Beethoven had his nine symphonies transcribed for solo piano, as were Wagner’s overtures. What is interesting is the fact that Liszt had such an understanding for the works that these transcriptions could be done rather quickly, and yet retaining textual fidelity to the score. All these composers who came in contact with Liszt had nothing but the utmost respect.

Gioacchino Rossini This disc gives special attention to the works of Rossini, the noted master of Italian opera – and their overtures! The piece that is clearly outstanding here is the William Tell Overture – or in modern terms the theme from “The Lone Ranger”.

The transcription was done in 1838 and published in 1842. Like the orchestral original, it is virtuostic in nature. The piano equivalent is no different – it is a true masterpiece. Kemal Gekic is – ah yes – another Ivo Pogerelich case of talent misunderstood. Once again the Chopin Warsaw Piano Competition provided this controversy, where Gekic’s individual spectacular playing was met with mixed reactions, resulting in him being ousted.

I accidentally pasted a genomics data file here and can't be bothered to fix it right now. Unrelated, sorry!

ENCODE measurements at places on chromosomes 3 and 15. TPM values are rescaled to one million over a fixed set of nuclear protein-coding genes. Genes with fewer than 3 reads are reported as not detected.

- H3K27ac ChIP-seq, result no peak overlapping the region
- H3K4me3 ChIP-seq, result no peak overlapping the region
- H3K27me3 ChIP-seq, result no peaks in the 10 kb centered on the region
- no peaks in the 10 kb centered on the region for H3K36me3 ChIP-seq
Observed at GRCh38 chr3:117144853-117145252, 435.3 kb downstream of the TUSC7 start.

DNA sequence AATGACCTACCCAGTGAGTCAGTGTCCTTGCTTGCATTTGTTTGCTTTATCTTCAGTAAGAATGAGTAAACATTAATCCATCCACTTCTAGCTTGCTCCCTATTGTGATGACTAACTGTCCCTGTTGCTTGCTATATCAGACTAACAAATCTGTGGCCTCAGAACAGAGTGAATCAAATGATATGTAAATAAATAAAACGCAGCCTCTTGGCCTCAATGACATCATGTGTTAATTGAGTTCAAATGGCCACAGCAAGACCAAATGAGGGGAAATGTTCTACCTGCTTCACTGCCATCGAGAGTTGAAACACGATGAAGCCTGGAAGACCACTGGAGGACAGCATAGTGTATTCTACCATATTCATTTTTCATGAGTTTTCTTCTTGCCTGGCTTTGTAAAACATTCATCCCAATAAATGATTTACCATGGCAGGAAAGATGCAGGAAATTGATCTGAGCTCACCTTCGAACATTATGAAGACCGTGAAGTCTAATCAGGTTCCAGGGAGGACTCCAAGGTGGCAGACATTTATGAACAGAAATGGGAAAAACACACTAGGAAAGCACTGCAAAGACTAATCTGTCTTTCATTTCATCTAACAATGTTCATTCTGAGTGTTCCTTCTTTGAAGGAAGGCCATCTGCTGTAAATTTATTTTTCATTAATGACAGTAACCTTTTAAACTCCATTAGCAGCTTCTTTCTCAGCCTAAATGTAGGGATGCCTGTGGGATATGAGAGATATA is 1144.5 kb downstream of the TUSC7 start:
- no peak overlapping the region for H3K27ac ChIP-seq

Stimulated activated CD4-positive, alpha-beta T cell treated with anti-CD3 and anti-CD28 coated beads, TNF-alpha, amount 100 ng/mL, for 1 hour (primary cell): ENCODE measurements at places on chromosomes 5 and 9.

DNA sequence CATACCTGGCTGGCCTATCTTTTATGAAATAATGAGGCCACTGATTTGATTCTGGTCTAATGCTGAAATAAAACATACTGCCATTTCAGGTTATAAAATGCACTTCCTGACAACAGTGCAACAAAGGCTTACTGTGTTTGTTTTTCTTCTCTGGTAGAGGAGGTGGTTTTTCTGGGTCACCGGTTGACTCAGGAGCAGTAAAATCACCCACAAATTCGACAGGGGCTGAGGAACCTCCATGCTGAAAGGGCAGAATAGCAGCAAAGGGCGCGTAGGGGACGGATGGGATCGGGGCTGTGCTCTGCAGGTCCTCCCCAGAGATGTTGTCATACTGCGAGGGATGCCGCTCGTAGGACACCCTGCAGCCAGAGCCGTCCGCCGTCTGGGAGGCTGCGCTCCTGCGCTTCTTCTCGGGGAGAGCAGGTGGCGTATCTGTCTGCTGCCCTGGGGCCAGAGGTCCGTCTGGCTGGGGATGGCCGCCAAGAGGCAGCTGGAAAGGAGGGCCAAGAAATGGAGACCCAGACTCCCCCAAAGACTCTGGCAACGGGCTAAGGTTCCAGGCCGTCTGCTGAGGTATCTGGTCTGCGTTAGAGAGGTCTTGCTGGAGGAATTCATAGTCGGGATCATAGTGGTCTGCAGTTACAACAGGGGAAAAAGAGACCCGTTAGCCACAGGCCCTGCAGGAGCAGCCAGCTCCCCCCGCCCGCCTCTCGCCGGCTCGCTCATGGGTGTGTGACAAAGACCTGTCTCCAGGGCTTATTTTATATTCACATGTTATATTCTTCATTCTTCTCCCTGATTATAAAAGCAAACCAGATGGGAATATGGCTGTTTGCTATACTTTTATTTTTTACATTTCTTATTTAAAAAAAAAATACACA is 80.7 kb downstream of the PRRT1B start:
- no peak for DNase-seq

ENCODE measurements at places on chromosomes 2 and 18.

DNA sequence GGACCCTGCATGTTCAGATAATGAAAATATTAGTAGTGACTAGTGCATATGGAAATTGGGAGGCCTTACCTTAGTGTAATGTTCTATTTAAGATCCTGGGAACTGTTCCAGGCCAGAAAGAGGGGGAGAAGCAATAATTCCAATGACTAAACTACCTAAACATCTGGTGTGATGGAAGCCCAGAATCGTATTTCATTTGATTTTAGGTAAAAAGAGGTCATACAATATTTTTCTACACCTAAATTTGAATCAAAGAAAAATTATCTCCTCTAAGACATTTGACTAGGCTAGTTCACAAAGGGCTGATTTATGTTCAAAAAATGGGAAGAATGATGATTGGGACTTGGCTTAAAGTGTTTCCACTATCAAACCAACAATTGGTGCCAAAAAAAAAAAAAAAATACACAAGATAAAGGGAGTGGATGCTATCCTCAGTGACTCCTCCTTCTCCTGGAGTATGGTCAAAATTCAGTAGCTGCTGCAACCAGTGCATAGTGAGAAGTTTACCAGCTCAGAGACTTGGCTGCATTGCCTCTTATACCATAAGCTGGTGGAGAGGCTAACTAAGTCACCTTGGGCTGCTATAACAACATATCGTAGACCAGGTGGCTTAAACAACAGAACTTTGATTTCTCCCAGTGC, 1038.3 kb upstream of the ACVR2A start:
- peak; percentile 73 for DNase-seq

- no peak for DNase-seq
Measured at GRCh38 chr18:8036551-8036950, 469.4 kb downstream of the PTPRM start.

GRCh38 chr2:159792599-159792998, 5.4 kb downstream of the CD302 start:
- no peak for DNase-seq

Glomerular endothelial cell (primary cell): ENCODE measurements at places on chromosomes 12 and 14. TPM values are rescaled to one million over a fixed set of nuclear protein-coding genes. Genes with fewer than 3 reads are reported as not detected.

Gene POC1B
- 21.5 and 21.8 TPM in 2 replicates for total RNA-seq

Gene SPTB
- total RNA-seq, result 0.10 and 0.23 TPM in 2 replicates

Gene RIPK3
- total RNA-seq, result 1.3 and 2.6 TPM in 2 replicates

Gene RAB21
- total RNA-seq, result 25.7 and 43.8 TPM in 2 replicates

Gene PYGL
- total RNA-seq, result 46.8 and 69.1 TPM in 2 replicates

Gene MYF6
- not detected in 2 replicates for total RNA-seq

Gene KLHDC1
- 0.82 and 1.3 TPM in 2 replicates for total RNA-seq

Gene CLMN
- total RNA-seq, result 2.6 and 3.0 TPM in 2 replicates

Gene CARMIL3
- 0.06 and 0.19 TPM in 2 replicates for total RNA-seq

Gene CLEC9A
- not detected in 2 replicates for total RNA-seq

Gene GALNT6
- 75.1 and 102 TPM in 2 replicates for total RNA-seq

This happened to Ivo Pogerelich as well, who was knocked out in the semi-finals; Martha Argerich was even there, calling him a genius before storming out in a rage! Kemal Gekic was no different, gaining the respect of the critics and the audience – but not the jury. As if history doesn’t repeat itself, it took place once again at the Montreal International competition where Gekic was once again knocked out in the semi-finals. This brought such indignation that fans organized a sell-out concert just for him!